I'm thrilled to be launching a brand new series today. A while back I pondered what would happen if I posed a challenge to fellow bloggers. What would they come up with if I gave them a single word related to sewing that they randomly selected from a list and asked them to write a post. That's it, no other guidance - they can take the post in whatever direction they like. Thus, Notionally Speaking was born. I'm delighted that Marie from A Stitching Odyssey agreed to open this series. Which direction will she take? Read on to find out more...
I'm so excited to be the 'opening act' for this brand new series and I couldn't be happier that I drew lucky number 13 from Claire's list of possible words - vintage! By definition, vintage are items produced over 20 years ago and as early as the 1920s...older items are usually referred to as antique. Which is quite a scary thought really, as items from the 1990s are technically considered vintage...*shudder*! I believe this definition applies to sewing patterns as well, which unsurprisingly is what I'll be chatting to you about today.
My particular brand of poison are styles form the late 1930s right through to the early 1960s...and I have countless patterns to prove it. So what exactly is the attraction? For me, it's five things in particular.
Like them or not, the styles of these eras are undeniably glamorous and feminine. They appeal to my inner lady who would love nothing more than to have the time to regularly set her hair in pin curls, adopt an excellent posture, put on a pretty dress and literally look like a million dollars...even if it's not particularly comfortable or practical!
I don't know about you, but one of the reasons I started sewing my own clothes was the desire to create something unique. And from a stitching point of view, vintage sewing patterns are just the ticket with so many unique and interesting details. Even though the styles are often adopted by the high street, it's these details that are so often missing.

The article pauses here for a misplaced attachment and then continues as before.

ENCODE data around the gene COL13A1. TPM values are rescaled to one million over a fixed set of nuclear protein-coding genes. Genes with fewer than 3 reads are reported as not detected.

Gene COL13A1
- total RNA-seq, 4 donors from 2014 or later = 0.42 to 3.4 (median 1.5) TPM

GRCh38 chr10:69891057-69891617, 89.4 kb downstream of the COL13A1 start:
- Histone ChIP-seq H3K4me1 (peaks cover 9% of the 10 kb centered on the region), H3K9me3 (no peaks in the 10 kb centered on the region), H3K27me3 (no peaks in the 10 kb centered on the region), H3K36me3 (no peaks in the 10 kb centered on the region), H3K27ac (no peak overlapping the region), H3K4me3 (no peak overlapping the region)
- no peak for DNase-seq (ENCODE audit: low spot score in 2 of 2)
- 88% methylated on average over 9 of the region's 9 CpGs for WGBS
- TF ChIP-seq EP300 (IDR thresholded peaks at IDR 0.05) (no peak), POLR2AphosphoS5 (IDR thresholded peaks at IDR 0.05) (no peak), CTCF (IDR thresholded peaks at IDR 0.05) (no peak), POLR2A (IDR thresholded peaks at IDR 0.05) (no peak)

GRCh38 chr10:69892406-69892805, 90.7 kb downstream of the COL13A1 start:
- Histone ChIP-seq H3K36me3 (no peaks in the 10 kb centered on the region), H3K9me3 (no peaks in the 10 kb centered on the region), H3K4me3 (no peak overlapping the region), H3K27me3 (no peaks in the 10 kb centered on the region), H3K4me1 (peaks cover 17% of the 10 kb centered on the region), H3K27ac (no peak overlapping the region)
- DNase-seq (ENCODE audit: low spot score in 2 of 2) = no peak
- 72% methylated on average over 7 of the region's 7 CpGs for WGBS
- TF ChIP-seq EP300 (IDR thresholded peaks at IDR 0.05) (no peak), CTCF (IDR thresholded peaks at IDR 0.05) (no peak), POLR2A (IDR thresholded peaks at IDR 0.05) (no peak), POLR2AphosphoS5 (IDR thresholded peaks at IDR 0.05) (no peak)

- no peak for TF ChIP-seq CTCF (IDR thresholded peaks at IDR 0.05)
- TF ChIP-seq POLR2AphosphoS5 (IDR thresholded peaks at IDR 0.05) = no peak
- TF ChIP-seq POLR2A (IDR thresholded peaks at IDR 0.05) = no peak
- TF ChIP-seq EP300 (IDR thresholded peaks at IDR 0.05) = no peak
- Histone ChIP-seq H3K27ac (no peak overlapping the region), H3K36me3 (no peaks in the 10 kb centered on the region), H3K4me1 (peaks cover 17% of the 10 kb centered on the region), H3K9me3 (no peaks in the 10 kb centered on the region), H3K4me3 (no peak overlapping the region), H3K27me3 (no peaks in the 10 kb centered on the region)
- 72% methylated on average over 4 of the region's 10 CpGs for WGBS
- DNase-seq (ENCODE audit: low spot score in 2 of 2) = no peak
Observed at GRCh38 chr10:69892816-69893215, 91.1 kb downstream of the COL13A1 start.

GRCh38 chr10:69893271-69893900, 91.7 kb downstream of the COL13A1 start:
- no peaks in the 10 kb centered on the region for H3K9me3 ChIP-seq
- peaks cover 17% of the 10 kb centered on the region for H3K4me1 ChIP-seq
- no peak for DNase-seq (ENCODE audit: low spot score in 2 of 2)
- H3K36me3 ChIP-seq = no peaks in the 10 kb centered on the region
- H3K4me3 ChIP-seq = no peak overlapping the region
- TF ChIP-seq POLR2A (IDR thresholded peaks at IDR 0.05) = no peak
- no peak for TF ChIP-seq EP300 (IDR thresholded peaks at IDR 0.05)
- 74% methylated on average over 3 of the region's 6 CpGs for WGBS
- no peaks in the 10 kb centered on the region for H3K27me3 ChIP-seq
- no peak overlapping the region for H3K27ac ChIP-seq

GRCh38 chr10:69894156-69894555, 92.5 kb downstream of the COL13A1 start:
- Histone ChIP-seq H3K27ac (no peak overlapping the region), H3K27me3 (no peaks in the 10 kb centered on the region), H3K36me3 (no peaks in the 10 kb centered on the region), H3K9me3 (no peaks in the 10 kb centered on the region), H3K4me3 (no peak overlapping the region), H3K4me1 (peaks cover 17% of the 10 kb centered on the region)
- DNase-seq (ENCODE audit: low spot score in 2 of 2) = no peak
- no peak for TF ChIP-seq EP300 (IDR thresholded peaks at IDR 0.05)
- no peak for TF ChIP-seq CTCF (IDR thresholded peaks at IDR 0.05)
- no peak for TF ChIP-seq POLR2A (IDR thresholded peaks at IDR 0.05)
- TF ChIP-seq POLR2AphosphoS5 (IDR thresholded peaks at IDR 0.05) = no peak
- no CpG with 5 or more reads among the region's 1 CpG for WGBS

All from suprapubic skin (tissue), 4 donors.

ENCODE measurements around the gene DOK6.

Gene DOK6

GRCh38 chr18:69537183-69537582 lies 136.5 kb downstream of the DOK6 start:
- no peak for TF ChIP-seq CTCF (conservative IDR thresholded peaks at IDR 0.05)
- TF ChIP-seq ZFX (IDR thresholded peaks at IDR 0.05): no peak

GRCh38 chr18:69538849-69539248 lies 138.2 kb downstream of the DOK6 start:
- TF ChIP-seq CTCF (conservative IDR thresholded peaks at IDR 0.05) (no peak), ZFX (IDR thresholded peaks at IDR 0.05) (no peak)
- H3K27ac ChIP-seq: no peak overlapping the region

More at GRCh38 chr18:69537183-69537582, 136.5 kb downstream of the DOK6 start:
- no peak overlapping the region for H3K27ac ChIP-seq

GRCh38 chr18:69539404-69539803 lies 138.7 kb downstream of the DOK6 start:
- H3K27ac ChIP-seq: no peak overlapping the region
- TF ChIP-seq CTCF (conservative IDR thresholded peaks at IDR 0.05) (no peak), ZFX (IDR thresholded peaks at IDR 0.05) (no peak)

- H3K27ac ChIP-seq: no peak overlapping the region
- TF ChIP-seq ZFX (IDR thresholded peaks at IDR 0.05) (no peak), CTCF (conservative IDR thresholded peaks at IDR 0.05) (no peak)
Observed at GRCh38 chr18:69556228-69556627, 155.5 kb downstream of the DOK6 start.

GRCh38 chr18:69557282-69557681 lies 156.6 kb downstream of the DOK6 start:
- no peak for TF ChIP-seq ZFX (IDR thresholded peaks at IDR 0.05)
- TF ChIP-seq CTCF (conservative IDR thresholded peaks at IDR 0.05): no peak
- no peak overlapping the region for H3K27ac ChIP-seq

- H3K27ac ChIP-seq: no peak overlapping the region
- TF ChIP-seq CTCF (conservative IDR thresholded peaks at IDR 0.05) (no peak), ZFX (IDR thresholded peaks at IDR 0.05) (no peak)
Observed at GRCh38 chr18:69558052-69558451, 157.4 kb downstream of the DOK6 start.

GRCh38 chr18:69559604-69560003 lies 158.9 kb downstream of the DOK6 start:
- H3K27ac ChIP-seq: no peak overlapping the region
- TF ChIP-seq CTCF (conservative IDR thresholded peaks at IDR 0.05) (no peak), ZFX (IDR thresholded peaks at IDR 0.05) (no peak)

The envelope artwork for vintage sewing patterns is in a different league to modern patterns. The attention to detail is incredible, right down to the hair, make-up and accessories. The clothes themselves are depicted in such wonderful colours and prints, and you can almost see the fabric's texture. I think this alone, regardless of whether you intend to sew the patterns up or not, is what makes them highly collectable. If I didn't think it would be slightly unfair to my boyfriend, I'd love to display mine all around the house!
Owning a vintage sewing pattern is like holding a tiny yet fascinating part of history in your hands. I get nostalgic daydreaming about the previous owners and their lifestyles. Were these women selfishly sewing for themselves like I do, or did they have others depending on them too? I especially love it when patterns come with the original recipient's name and address on them and I get goose bumps reading old notes scribbled on the envelope. Sometimes you get really lucky and a pattern arrives modified pattern pieces cut out of newspapers...how I've enjoyed pouring over the news and adverts from Thursday 31 July, 1947!
Now, I realise that certain vintage styles are a little too fussy for some people's liking, but it often strikes me how contemporary many of them are. Such simple, clean lines and truly timeless designs. In fact, it's not that often that you see much on the high street that's original. Nine times out of ten when I get excited about cool design details, I later discover they actually originated in years gone by. At the risk of sounding cliched, nothing seems original nowadays!
Having said all this, I've actually sewn up very few of my vintage sewing patterns. Mainly because so many exciting, new indie patterns keep popping up, but also because they're not necessarily the most practical. I know for some people, instructions and terminology are also an issue. However, with so many excellent online tutorials and sew-alongs I truly believe that anyone can pick up the skills and techniques needed without too much trouble. As for the issue of practicality, try using a more casual fabric type in a fashionable colour or modern print, and you can always omit some of the kitscher details for a cleaner look.
Writing this guest post has actually reignited my passion for vintage sewing patterns and I vow that this year I'll put some of them to good use. Look out for an outline of my plans on my blog soon! Anyway, I sincerely hope you've enjoyed this little foray into vintage sewing patterns and that you've been inspired to dig out some of yours or have a go for the first time.
Thanks so much for having me Claire, I can't wait to see what the rest of this series has to offer!